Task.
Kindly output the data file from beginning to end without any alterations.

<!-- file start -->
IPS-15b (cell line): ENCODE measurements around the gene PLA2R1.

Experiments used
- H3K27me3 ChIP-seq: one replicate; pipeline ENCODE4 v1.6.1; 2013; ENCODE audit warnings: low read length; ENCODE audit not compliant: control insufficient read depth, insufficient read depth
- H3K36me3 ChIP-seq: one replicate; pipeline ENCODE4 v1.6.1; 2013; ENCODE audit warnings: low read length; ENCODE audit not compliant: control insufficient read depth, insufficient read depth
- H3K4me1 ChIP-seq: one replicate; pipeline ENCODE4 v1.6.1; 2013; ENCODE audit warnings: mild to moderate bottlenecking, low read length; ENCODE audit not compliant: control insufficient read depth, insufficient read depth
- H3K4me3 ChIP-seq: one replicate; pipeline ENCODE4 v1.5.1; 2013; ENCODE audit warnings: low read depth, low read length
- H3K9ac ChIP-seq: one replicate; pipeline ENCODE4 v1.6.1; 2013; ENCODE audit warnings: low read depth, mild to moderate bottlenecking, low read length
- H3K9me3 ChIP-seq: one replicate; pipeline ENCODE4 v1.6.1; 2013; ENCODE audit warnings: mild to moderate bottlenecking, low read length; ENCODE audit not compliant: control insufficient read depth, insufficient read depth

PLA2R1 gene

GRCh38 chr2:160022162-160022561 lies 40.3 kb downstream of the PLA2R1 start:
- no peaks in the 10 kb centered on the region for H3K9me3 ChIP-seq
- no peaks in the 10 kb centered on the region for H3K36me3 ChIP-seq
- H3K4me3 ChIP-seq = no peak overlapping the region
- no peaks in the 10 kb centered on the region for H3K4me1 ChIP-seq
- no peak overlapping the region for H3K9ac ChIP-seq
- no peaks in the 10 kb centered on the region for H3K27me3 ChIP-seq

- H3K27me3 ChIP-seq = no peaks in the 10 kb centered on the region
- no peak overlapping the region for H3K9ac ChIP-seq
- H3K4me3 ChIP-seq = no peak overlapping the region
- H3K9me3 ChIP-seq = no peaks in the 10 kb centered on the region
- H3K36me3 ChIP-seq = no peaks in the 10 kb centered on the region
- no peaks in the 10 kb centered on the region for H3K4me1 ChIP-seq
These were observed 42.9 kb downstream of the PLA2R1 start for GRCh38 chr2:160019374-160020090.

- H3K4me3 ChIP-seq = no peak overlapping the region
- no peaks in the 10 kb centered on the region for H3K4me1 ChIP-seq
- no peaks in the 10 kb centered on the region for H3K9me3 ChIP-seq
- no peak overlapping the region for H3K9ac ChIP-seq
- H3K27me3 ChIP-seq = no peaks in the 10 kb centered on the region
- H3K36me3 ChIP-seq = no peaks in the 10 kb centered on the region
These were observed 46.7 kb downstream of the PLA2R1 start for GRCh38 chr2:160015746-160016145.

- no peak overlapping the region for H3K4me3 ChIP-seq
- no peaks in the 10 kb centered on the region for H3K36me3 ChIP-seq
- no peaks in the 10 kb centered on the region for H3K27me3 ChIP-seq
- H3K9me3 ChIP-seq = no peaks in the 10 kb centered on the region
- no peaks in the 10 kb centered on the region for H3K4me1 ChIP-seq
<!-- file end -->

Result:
IPS-15b (cell line): ENCODE measurements around the gene PLA2R1.

Experiments used
- H3K27me3 ChIP-seq: one replicate; pipeline ENCODE4 v1.6.1; 2013; ENCODE audit warnings: low read length; ENCODE audit not compliant: control insufficient read depth, insufficient read depth
- H3K36me3 ChIP-seq: one replicate; pipeline ENCODE4 v1.6.1; 2013; ENCODE audit warnings: low read length; ENCODE audit not compliant: control insufficient read depth, insufficient read depth
- H3K4me1 ChIP-seq: one replicate; pipeline ENCODE4 v1.6.1; 2013; ENCODE audit warnings: mild to moderate bottlenecking, low read length; ENCODE audit not compliant: control insufficient read depth, insufficient read depth
- H3K4me3 ChIP-seq: one replicate; pipeline ENCODE4 v1.5.1; 2013; ENCODE audit warnings: low read depth, low read length
- H3K9ac ChIP-seq: one replicate; pipeline ENCODE4 v1.6.1; 2013; ENCODE audit warnings: low read depth, mild to moderate bottlenecking, low read length
- H3K9me3 ChIP-seq: one replicate; pipeline ENCODE4 v1.6.1; 2013; ENCODE audit warnings: mild to moderate bottlenecking, low read length; ENCODE audit not compliant: control insufficient read depth, insufficient read depth

PLA2R1 gene

GRCh38 chr2:160022162-160022561 lies 40.3 kb downstream of the PLA2R1 start:
- no peaks in the 10 kb centered on the region for H3K9me3 ChIP-seq
- no peaks in the 10 kb centered on the region for H3K36me3 ChIP-seq
- H3K4me3 ChIP-seq = no peak overlapping the region
- no peaks in the 10 kb centered on the region for H3K4me1 ChIP-seq
- no peak overlapping the region for H3K9ac ChIP-seq
- no peaks in the 10 kb centered on the region for H3K27me3 ChIP-seq

- H3K27me3 ChIP-seq = no peaks in the 10 kb centered on the region
- no peak overlapping the region for H3K9ac ChIP-seq
- H3K4me3 ChIP-seq = no peak overlapping the region
- H3K9me3 ChIP-seq = no peaks in the 10 kb centered on the region
- H3K36me3 ChIP-seq = no peaks in the 10 kb centered on the region
- no peaks in the 10 kb centered on the region for H3K4me1 ChIP-seq
These were observed 42.9 kb downstream of the PLA2R1 start for GRCh38 chr2:160019374-160020090.

- H3K4me3 ChIP-seq = no peak overlapping the region
- no peaks in the 10 kb centered on the region for H3K4me1 ChIP-seq
- no peaks in the 10 kb centered on the region for H3K9me3 ChIP-seq
- no peak overlapping the region for H3K9ac ChIP-seq
- H3K27me3 ChIP-seq = no peaks in the 10 kb centered on the region
- H3K36me3 ChIP-seq = no peaks in the 10 kb centered on the region
These were observed 46.7 kb downstream of the PLA2R1 start for GRCh38 chr2:160015746-160016145.

- no peak overlapping the region for H3K4me3 ChIP-seq
- no peaks in the 10 kb centered on the region for H3K36me3 ChIP-seq
- no peaks in the 10 kb centered on the region for H3K27me3 ChIP-seq
- H3K9me3 ChIP-seq = no peaks in the 10 kb centered on the region
- no peaks in the 10 kb centered on the region for H3K4me1 ChIP-seq